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An unpublished opinion of the North Carolina Court of Appeals does not constitute controlling legal authority. Citation is disfavored, but may be permitted in accordance with the provisions of Rule 30(e)(3) of the North Carolina Rules of Appellate Procedure.

NO. COA06-1129


Filed: 17 April 2007


K.H.                                        Harnett County
D.H.                                        Nos. 04 J 82-83


    Appeal by respondent from an order entered 31 January 2006, nunc pro tunc 13 January 2006, by Judge Resson O. Faircloth in Harnett County District Court. Heard in the Court of Appeals 2 April 2007.

    E. Marshall Woodall and Duncan B. McCormick, for petitioner- appellee Harnett County Department of Social Services.

    Elizabeth Myrick Boone for appellee Guardian ad Litem.

    Michael J. Reece for respondent-appellant.

    HUNTER, Judge.

     On 20 April 2004, the Harnett County Department of Social Services (“DSS”) filed a petition alleging that K.H. and D.H. were neglected and dependent juveniles. Specifically, DSS alleged that the children had been exposed to an injurious environment which included domestic violence, drug use, and an attempted suicide by the respondent-mother. The children had been placed with a relative following respondent-mother's hospitalization for mental health and substance abuse treatment, but were later removed and no alternative child care arrangement existed. Respondent-mother failed to make significant progress towards addressing the issuesthat led to removal of the children, and had failed to establish a stable residence for the children. An order for non-secure tenure was entered and the children remained in DSS custody. On 11 June 2004, the children were adjudicated neglected and dependent juveniles.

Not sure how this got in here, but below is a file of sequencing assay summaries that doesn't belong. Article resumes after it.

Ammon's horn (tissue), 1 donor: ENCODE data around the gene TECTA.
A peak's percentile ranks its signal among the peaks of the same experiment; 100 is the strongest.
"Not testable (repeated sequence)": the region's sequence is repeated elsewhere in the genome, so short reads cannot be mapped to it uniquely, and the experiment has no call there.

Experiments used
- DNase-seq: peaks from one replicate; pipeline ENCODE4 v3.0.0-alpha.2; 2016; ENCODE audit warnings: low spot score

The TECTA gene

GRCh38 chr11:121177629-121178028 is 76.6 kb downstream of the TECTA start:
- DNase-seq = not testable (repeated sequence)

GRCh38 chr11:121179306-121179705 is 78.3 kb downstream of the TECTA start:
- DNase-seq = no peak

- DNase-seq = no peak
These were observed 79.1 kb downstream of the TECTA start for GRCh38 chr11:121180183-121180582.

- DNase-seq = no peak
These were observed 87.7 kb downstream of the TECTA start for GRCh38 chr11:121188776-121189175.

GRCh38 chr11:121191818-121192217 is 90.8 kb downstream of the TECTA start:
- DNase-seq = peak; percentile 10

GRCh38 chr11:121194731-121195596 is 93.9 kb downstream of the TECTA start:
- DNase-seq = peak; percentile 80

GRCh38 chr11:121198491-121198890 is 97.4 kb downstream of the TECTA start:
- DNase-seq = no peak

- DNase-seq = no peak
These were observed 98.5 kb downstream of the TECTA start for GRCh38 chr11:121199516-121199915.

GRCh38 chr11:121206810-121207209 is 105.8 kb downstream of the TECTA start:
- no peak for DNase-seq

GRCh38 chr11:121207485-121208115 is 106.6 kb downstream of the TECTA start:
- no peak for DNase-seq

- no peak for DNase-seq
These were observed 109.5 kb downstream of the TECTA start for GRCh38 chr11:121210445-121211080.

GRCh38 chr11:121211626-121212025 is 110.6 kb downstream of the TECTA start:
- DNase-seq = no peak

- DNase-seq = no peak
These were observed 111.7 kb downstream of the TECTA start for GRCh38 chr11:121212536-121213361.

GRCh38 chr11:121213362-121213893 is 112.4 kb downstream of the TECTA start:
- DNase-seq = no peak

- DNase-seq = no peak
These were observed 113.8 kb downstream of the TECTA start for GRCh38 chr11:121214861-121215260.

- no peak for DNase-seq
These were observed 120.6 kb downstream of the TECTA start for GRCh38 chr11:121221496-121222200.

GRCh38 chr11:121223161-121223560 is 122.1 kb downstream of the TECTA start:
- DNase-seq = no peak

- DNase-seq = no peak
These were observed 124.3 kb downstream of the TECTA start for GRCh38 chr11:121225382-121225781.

On 1 March 2005, DSS filed a motion to terminate respondent- mother's parental rights. DSS alleged three grounds for termination: (1) that respondent-mother had neglected the juveniles pursuant to N.C. Gen. Stat. § 7B-1111(a)(1) by allowing them to live in a household which was injurious to their welfare, and that the neglect continued and was likely to continue; (2) that respondent-mother had willfully failed to pay a reasonable cost of the care for the children although physically and financially able to do so, pursuant to N.C. Gen. Stat. § 7B-1111(a)(3); and (3) that respondent was incapable of providing for the proper care and supervision of the juveniles, such that the juveniles were dependent juveniles within the meaning of N.C. Gen. Stat. § 7B-101, and there was a reasonable probability that such incapability would continue for the foreseeable future, pursuant to N.C. Gen. Stat. § 7B-1111(a)(6).
    Hearings were held on the motion to terminate respondent's parental rights on 17 November 2005 and 13 January 2006. The trial court concluded that grounds existed pursuant to N.C. Gen. Stat. § 7B-1111(a)(1), (3), and (6) to terminate respondent's parental rights. The court further concluded that it was in the children's best interest that respondent's parental rights be terminated. Respondent appeals. After a careful review of the record and briefs, we affirm.
    Respondent-mother first argues that the trial court erred by finding that there were grounds to support the termination of her parental rights. Respondent-mother further argues that the trial court's findings of fact were not supported by competent evidence in the record. We disagree.
    N.C. Gen. Stat. § 7B-1111 sets out the statutory grounds for terminating parental rights. A finding of any one of the separately enumerated grounds is sufficient to support a termination. In re Taylor, 97 N.C. App. 57, 64, 387 S.E.2d 230, 233-34 (1990). “[T]he party petitioning for the termination must show by clear, cogent, and convincing evidence that grounds authorizing the termination of parental rights exist.” In re Young, 346 N.C. 244, 247, 485 S.E.2d 612, 614 (1997) (citing N.C. Gen. Stat. § 7A-289.30(d) and (e)).